Letters and Manuscripts — Volume 13 (1898)


Lt 131, 1898

Smouse, Brother and Sister [C.]


December 31, 1898

Portions of this letter are published in 4Bio 371-372, 374.

Dear Brother and Sister Smouse:

Our mail goes from Newcastle this evening to catch the steamer in Sydney. I write to thank you for the help you have given us in our great necessity in Australia. I thank you for this favor, and I thank your son and his wife also for their favor at this time. Your letter to Dr. Kellogg he sent to me. I was pleased that you desired to receive a letter from me; for I have reckoned you among my old friends when my husband was alive. I miss him just as much now as I ever have done. I often think what joy it would be to him were he alive to see the missionary work advancing in these new fields. It is the Lord’s own work. 13LtMs, Lt 131, 1898, par. 1

We planned to have a small camp meeting in Newcastle, twenty miles from Cooranbong. We thought we could plant the banner of truth here, and a church be raised up, as in Stanmore. It would be a special strength to Cooranbong, for Newcastle is our nearest place of trade, and it is a matter of importance to us to see a company raised up here. Newcastle has been thoroughly canvassed with our biggest and best books, but, until within the last three months, not a discourse has been preached in it by our people. 13LtMs, Lt 131, 1898, par. 2

It is a most difficult matter for our people to get into one of the established churches. I might say that it is impossible. Therefore we hoped that if a small camp meeting were held here, it would attract the attention of the people, and that some would come out and be converted. 13LtMs, Lt 131, 1898, par. 3

We have a very large tent, the largest we have ever had the privilege of speaking under. We knew that at this time of the year there is danger of fierce winds. We hired the tent for fifteen pounds, with the privilege of purchasing it if we could raise the money to do so. It has proved to be the most substantial tent we have ever seen. There has been a long drought in this Colony, but on Friday last, the rain began to fall, the tents had been pitched, and the meetings commenced Thursday evening. To our surprise, there was an attendance of a thousand people on the first night. 13LtMs, Lt 131, 1898, par. 4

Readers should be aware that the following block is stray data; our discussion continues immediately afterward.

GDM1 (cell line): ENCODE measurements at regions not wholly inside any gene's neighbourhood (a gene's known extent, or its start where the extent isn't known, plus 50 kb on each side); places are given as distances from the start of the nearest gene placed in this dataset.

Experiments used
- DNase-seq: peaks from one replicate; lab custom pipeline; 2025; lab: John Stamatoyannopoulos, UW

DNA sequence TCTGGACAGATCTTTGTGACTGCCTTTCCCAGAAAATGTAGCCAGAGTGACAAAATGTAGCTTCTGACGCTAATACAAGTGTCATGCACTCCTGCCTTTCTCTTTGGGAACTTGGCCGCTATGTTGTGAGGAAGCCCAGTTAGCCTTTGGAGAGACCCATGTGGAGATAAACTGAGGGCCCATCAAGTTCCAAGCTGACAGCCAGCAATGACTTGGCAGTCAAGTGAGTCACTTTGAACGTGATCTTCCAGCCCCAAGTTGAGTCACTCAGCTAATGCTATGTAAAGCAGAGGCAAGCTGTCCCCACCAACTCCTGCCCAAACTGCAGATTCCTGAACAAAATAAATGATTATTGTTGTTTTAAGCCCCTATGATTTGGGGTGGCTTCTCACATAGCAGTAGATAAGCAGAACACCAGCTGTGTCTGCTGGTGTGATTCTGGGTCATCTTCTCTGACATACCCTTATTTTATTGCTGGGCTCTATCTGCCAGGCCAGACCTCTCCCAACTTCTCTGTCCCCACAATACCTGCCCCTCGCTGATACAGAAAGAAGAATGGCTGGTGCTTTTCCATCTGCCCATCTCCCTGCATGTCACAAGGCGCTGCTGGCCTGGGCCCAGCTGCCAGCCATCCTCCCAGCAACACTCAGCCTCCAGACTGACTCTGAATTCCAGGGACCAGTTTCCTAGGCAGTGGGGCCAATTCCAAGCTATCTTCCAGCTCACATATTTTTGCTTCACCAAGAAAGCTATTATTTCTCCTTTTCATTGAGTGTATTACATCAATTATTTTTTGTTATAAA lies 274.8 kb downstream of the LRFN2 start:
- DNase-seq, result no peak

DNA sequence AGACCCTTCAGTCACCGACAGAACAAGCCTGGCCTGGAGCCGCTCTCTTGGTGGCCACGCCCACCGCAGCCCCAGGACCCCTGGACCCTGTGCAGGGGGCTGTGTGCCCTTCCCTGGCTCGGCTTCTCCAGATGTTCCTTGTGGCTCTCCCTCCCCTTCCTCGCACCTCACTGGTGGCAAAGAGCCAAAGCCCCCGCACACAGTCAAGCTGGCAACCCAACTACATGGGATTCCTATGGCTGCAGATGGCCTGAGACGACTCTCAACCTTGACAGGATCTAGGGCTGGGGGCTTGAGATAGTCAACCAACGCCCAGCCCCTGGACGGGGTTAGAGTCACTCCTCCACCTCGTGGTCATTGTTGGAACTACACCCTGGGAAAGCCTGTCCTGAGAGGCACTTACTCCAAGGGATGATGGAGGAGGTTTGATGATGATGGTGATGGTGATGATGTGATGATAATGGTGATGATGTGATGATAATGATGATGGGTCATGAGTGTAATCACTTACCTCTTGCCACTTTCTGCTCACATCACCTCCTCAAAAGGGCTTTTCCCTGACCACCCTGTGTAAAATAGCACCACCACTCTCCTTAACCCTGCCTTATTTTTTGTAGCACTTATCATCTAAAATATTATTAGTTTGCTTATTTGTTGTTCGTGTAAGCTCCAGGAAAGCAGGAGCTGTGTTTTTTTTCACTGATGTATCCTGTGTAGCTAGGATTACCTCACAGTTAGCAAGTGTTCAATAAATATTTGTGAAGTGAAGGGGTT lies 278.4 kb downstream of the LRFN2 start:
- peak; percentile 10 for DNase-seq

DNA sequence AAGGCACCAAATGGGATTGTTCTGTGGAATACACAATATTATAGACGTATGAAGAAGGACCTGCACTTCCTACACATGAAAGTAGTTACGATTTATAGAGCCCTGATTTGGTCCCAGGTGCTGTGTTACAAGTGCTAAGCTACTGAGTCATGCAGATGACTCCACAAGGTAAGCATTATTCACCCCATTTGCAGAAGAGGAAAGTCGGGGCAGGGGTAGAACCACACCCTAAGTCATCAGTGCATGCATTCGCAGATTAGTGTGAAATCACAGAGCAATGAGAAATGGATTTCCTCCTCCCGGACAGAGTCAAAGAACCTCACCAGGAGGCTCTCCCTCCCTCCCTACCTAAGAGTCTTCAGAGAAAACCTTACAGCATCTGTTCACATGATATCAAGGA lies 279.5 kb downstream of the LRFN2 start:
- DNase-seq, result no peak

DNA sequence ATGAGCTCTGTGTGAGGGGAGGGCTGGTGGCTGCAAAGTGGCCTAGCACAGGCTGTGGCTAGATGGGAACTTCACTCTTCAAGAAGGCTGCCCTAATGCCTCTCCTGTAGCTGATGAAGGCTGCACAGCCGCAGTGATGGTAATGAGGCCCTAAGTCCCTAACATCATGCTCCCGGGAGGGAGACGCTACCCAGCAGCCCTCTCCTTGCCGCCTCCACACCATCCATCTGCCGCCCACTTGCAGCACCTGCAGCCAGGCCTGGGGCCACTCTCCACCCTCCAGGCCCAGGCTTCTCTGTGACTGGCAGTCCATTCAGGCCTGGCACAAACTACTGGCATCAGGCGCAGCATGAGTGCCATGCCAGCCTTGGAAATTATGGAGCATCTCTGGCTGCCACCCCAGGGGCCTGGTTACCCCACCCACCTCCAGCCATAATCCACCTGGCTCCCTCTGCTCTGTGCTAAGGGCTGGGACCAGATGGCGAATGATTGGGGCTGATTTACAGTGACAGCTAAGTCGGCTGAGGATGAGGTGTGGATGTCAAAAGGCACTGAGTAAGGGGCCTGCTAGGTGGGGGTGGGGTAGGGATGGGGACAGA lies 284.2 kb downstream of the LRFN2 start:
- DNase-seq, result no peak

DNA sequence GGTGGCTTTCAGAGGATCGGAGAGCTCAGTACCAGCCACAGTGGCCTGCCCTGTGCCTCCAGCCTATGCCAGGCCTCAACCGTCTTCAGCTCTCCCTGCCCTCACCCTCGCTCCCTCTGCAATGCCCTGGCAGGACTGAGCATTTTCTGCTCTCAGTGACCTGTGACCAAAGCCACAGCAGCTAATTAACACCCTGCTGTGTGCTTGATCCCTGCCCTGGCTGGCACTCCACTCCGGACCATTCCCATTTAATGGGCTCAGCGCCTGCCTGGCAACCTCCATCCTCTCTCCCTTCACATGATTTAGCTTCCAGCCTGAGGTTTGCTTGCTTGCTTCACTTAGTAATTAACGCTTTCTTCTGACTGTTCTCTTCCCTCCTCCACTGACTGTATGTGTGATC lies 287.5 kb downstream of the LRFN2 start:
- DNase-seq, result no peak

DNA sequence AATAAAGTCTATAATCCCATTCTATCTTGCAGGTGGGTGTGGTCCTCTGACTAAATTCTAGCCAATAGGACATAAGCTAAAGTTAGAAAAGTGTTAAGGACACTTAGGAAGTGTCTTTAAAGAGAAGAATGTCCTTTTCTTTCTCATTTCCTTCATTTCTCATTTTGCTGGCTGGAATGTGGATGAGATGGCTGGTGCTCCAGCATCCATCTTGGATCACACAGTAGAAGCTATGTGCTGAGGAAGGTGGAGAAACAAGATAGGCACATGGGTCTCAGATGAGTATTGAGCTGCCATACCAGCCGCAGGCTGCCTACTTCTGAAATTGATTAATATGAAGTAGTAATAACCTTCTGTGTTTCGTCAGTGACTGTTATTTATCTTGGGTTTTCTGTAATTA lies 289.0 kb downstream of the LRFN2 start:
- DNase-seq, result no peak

On Friday night the wind blew a gale. All Sabbath there was a tempest of wind and rain. It looked rather discouraging, but no one seemed to be discouraged. On Sabbath quite a large number of those not of our faith were out to the meeting. I spoke in the afternoon. The Lord helped and strengthened me. I spoke from (John 15), “I am the true vine, and my Father is the husbandman.” All listened intently. I called for those who desired to consecrate themselves to God before the New Year commenced, to live in newness of life, to come forward. Quite a number came forward, and many bore their testimony. 13LtMs, Lt 131, 1898, par. 5

Our ministering brethren had excellent testimonies to bear of the special blessing of God received by them at this meeting. Then came the downpour and the tempest of wind, and the exercises were changed. Good strong voices sang with the spirit, and the understanding also, and the interest did not diminish in the least. It was nearing the close of the Sabbath, and prayer was offered by two of our ministers who revealed that they were moved by the Spirit of God. The whole congregation was blessed, for the Spirit of God was upon the people. The testimony was, It is the best Sabbath we have ever enjoyed. 13LtMs, Lt 131, 1898, par. 6

At the evening meeting the tent was full. Sunday early meeting was dropped out; for all hands were needed to repair the rents in the tents. But not a word of murmuring or complaint was heard, for all felt that we were on holy ground, and that the Captain of the Lord’s host was in our midst, and that we must walk softly before him. Every one seemed happy and joyful in God. The blessing of the Lord was upon the encampment. 13LtMs, Lt 131, 1898, par. 7

On Sunday afternoon I spoke with great freedom from John 14. Many people were assembled under the tent, and those who could not get in stood as a wall upon the outside. The Lord gave strength and freedom to speak to fifteen hundred people. They said that my voice could be heard distinctly in the family tents. I knew that Jesus and His angels were upon the campground and in the tents. Perfect order prevailed, and many in the large tent were affected to tears. 13LtMs, Lt 131, 1898, par. 8